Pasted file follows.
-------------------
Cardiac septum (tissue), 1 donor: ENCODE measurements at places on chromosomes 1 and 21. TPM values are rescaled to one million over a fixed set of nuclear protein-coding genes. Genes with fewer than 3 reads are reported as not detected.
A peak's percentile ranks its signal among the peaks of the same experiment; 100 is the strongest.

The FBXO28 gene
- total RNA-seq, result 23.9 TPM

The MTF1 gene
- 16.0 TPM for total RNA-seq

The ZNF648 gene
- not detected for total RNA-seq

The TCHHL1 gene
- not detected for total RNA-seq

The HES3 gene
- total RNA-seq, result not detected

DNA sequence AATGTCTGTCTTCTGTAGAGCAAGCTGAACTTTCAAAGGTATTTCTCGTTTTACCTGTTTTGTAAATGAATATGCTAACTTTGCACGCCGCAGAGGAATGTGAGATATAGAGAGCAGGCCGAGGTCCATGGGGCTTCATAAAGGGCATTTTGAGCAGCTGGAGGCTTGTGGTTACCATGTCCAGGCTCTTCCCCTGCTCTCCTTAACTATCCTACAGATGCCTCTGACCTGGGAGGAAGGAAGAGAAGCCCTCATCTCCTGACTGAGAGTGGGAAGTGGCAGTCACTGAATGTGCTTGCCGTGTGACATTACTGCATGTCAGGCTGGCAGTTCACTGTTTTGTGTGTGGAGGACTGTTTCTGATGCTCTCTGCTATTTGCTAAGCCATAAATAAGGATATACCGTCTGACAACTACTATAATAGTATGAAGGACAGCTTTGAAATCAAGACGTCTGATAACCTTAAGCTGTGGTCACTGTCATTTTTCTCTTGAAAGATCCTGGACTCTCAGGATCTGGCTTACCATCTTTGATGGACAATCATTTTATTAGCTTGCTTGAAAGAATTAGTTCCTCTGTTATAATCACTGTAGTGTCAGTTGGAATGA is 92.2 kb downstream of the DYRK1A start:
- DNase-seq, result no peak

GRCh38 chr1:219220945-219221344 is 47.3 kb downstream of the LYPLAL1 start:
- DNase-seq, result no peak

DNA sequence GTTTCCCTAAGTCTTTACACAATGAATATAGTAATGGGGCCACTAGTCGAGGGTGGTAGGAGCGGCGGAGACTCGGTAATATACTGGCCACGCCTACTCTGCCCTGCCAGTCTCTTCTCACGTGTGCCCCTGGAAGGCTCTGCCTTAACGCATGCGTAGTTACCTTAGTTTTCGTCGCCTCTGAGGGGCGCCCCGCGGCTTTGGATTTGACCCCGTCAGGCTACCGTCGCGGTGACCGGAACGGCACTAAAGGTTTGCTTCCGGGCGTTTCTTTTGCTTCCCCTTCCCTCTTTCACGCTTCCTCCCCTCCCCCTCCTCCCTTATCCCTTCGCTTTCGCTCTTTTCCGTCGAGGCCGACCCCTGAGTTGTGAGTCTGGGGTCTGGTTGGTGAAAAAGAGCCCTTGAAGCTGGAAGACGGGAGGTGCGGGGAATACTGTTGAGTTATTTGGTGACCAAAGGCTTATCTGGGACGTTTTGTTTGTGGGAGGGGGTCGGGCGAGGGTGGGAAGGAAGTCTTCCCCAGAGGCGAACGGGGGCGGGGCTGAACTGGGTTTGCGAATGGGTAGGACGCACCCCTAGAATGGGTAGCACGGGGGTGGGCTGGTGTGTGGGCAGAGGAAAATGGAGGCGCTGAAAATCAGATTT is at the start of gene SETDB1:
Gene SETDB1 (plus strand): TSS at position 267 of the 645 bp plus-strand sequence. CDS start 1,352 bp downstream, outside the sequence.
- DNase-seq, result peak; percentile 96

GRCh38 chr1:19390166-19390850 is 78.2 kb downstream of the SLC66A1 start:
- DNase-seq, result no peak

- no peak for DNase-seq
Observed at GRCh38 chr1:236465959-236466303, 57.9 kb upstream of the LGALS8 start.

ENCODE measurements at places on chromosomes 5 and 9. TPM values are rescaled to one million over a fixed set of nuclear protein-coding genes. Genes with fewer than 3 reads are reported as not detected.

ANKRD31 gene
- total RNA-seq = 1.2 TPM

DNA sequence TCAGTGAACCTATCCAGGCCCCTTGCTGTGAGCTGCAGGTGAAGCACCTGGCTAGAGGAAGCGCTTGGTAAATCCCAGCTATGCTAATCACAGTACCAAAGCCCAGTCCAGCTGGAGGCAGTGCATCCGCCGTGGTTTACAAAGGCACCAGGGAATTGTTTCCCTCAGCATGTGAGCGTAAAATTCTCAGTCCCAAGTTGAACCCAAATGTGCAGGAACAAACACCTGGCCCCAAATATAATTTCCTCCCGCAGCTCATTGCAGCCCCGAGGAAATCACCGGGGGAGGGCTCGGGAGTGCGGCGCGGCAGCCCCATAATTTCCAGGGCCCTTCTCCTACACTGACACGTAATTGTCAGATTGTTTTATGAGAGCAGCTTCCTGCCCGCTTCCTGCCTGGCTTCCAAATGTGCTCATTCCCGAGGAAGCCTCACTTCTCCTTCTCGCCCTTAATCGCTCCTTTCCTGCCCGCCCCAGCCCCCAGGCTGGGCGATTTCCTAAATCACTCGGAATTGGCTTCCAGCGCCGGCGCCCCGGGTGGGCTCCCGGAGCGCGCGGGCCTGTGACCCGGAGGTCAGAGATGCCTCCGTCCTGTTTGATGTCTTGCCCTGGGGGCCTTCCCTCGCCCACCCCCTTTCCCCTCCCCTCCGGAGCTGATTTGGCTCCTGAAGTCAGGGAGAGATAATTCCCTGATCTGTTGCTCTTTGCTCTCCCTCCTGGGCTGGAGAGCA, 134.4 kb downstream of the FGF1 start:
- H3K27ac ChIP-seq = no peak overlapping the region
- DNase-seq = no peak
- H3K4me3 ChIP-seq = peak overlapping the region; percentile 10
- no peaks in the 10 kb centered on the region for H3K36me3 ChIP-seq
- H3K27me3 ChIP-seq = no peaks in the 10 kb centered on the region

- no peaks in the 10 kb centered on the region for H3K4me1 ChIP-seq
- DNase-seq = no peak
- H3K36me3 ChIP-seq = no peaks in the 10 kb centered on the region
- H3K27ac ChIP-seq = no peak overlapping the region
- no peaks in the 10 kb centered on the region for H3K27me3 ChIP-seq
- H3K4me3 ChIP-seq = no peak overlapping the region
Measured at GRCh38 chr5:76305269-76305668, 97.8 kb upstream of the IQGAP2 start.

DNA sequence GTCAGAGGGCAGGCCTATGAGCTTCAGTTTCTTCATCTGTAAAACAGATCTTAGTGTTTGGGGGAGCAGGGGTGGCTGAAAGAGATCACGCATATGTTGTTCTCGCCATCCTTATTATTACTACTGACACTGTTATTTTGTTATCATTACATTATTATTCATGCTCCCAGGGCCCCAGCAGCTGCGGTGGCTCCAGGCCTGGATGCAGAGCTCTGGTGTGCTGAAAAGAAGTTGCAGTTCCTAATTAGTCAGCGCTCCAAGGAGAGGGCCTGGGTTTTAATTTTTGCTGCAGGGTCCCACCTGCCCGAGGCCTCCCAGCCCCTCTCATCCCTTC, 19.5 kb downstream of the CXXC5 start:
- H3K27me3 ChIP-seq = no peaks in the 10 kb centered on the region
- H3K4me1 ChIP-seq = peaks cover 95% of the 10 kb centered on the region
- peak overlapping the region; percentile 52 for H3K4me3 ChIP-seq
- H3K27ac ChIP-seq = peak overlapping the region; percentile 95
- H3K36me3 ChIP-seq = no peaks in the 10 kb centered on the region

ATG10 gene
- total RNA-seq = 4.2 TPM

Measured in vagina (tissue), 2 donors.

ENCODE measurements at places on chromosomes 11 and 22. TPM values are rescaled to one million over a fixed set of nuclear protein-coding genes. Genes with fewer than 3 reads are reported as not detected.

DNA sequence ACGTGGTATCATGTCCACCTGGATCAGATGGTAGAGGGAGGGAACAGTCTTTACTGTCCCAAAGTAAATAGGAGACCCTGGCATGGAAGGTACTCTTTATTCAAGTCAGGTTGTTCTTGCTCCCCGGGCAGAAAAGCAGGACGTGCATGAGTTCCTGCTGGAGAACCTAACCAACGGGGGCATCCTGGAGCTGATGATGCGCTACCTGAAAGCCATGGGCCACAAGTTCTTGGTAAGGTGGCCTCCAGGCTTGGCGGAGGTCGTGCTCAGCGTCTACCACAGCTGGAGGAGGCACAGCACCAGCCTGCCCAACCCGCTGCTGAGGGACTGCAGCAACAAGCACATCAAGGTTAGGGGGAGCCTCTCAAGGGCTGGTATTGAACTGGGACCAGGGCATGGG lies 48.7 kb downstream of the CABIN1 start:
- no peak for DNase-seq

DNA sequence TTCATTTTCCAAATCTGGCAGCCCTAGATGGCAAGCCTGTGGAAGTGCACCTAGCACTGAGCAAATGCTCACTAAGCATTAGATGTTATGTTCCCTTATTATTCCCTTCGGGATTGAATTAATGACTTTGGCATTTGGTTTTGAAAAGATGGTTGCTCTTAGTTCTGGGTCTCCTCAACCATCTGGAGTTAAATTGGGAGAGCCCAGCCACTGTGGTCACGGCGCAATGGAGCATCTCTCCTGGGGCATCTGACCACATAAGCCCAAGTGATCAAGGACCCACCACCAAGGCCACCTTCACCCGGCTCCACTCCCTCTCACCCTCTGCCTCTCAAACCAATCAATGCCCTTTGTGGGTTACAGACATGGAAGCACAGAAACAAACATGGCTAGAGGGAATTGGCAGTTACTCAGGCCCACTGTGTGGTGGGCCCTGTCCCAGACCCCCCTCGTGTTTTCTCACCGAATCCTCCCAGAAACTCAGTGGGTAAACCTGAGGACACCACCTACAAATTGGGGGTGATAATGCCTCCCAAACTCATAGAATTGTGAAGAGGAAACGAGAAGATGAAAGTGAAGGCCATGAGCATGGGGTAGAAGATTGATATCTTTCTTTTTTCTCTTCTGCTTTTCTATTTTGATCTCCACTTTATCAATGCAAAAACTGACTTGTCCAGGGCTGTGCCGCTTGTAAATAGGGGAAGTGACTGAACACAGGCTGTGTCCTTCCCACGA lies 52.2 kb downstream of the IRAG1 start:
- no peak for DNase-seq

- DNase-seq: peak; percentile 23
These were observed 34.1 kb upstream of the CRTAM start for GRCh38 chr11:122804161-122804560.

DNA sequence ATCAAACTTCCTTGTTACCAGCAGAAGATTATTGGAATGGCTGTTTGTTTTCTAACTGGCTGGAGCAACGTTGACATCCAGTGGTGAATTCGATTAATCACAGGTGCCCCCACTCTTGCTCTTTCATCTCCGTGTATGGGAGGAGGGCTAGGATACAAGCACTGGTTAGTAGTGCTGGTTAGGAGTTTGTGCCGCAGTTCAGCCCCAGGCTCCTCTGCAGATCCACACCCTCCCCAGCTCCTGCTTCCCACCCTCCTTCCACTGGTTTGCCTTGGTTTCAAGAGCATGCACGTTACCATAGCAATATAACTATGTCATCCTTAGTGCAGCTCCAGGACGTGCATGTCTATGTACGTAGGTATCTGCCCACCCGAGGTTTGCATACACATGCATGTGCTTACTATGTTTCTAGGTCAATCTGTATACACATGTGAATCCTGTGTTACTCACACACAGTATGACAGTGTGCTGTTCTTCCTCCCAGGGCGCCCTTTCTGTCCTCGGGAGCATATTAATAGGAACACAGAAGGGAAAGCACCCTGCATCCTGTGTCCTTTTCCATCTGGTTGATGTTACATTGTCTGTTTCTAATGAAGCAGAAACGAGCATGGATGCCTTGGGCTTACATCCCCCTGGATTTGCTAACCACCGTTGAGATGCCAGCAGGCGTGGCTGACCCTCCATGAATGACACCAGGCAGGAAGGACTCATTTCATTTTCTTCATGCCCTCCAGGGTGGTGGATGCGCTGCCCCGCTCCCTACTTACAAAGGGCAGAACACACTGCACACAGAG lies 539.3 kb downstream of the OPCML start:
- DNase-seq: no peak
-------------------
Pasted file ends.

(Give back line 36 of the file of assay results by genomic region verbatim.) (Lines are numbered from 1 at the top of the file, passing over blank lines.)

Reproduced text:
- H3K27ac ChIP-seq = no peak overlapping the region